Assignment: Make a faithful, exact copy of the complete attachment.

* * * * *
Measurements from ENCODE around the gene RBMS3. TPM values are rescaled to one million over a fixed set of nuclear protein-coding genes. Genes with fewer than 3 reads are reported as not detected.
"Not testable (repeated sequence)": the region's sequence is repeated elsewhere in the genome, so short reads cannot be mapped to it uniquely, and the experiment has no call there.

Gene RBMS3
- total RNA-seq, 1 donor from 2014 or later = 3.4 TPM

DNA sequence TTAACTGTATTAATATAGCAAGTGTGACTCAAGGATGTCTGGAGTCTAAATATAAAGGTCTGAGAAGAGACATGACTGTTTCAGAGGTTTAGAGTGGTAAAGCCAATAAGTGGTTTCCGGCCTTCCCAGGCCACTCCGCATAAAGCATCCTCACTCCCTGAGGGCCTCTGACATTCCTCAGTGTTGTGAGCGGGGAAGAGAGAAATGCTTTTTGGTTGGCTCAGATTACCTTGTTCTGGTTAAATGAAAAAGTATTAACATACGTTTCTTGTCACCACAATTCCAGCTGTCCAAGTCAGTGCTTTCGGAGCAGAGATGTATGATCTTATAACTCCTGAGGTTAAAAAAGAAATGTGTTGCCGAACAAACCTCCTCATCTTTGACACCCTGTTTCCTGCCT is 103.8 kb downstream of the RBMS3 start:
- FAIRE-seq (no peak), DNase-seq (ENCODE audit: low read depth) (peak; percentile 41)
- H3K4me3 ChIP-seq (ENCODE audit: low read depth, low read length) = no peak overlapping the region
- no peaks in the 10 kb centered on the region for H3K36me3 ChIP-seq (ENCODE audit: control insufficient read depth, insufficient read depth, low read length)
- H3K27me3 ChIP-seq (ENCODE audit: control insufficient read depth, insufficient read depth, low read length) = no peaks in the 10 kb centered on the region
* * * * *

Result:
Measurements from ENCODE around the gene RBMS3. TPM values are rescaled to one million over a fixed set of nuclear protein-coding genes. Genes with fewer than 3 reads are reported as not detected.
"Not testable (repeated sequence)": the region's sequence is repeated elsewhere in the genome, so short reads cannot be mapped to it uniquely, and the experiment has no call there.

Gene RBMS3
- total RNA-seq, 1 donor from 2014 or later = 3.4 TPM

DNA sequence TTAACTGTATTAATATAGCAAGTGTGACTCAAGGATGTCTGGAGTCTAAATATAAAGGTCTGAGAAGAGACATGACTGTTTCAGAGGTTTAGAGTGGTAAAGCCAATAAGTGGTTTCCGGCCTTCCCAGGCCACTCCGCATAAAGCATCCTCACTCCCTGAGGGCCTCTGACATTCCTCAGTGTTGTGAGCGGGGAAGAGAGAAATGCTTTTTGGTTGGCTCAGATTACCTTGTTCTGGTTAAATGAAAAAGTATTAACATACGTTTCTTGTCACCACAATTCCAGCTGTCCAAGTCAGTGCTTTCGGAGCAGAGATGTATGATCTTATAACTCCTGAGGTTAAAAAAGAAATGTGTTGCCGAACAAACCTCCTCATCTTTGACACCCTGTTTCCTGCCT is 103.8 kb downstream of the RBMS3 start:
- FAIRE-seq (no peak), DNase-seq (ENCODE audit: low read depth) (peak; percentile 41)
- H3K4me3 ChIP-seq (ENCODE audit: low read depth, low read length) = no peak overlapping the region
- no peaks in the 10 kb centered on the region for H3K36me3 ChIP-seq (ENCODE audit: control insufficient read depth, insufficient read depth, low read length)
- H3K27me3 ChIP-seq (ENCODE audit: control insufficient read depth, insufficient read depth, low read length) = no peaks in the 10 kb centered on the region